OLATHE, Kan. — Johnson County Sheriff Calvin Hayden doubled down on claims the 2020 election was rigged in a recent video while still refusing to address other outside inquiries about the investigation he launched and oversees.
During the summer, the KSHB 41 I-Team learned that Hayden is investigating possible election fraud in Johnson County, even though he has admitted that he's yet to uncover any probable cause.
Top-ranking election officials in Kansas, including Secretary of State Scott Schwab, have repeatedly said there's no evidence of widespread fraud in the 2020 election.
Hayden has drawn the ire of other county officials and refused to speak with news outlets, citing the investigation as ongoing, but he has discussed the investigation with select groups, including some Johnson County citizens in a video posted to Rumble.
"We interviewed the elections commissioner and, honest to goodness, two of the county's finest attorneys showed up there to represent him," Hayden said in the new video.
That video was recorded Sept. 14 at the sheriff's office, according to the Rumble post. Hayden met with several dozen people in a conversation he led that touched on numerous conspiracy theories related to the 2020 election.
Hayden offered specifics and answered questions about the details of his investigation. He has refused numerous requests from KSHB 41 for an interview about the topic.
Among the questions asked in the Rumble video: "When you have machines owned by Nancy Pelosi's company, how do you figure that’s going to be a high-level of integrity?" one person asked.
The reference to voting machines owned by Speaker of the House Nancy Pelosi, a Democratic U.S. representative from California, is one of many conservative conspiracies swirling around former President Trump's loss that has been debunked numerous times.
Hayden made reference on his own to another popular conspiracy unprompted.
"I'm so sick and tired of hearing, 'You’re hurting our democracy. You’re hurting our democracy,'" he said to the gathering. "We don’t have a democracy. It’s a constitutional republic."
That sentiment — "We're not a democracy; we're a republic" — is often invoked by conservative extremists.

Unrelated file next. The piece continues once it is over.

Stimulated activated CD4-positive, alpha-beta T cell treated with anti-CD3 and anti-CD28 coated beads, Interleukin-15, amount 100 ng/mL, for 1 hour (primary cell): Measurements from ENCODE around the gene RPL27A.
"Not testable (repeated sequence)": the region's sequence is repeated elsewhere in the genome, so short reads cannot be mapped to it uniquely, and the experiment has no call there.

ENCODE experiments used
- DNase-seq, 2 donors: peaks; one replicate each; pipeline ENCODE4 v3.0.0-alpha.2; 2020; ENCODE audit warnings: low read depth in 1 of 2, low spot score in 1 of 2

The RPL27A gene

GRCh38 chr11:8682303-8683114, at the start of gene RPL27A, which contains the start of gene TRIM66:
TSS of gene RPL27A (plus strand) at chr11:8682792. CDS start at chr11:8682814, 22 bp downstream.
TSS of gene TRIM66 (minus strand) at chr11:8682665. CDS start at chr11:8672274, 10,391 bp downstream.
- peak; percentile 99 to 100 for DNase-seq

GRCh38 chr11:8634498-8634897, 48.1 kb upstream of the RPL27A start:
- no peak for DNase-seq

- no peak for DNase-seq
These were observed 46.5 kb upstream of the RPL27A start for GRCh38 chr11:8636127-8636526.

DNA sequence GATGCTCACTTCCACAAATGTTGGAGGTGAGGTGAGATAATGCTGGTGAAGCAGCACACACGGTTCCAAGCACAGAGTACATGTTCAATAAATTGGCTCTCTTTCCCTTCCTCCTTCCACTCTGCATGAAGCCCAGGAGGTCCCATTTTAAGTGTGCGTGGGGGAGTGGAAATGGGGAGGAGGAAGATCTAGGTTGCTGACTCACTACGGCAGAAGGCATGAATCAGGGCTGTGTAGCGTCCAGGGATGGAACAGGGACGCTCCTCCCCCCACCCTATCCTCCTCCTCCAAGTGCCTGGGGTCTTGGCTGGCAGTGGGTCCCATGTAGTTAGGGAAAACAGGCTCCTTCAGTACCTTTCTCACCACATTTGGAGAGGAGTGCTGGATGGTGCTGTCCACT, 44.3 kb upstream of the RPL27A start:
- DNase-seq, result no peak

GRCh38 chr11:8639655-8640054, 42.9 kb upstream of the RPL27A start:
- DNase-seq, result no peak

Hayden has embraced such claims and assured the crowd he's close to breaking the case.
"I need probable cause to get a warrant and that's to lay out in front of them and definitively prove this is what it's doing and this is how it's doing it," Hayden said. "I'm getting close."
A woman in the audience asked Hayden to explain to her specifically how the fraud occurs.
Hayden said he thinks the major problem is with the voting machines, even though Schwab's office has found no issues with the state's systems — either in the 2020 election or in subsequent elections, including August's primary.
Hayden continued by saying "they're jimmying it" and called it "ballot box stuffing."
It's not clear what Hayden means, since he wouldn't grant an interview to clarify his assertion, but Dr. Greg Vonnahme, a political science professor at the University of Missouri-Kansas City, said he's skeptical of the claims made in the video.
"The presentation is not a focused evaluation of any particular claim or subset of claims but rather sort of this scattershot discussion of vague allegations or misconduct or wrongdoing around the 2020 election," Vonnahme said.
Vonnahme, along with elections officials across the country, conceded that there are small disparities in every election and even some cases of isolated fraud — for instance, someone voting twice or someone voting for a dead relative.
"Outside of that, you get more ambitious claims that claim wide-scale or systematic fraud," Vonnahme said. "Those claims almost never stand up to scrutiny. They’re usually based on a misreading of data (or) poor analyses of what was going on."
While Hayden told the audience he has an open-door policy and invited them to come see him anytime, his spokesperson tells us that doesn't apply to the media.
As the 2022 midterm election approaches with Hayden admitting that he still has no probable cause two years after the 2020 election, it's not clear when he'll conclude the investigation.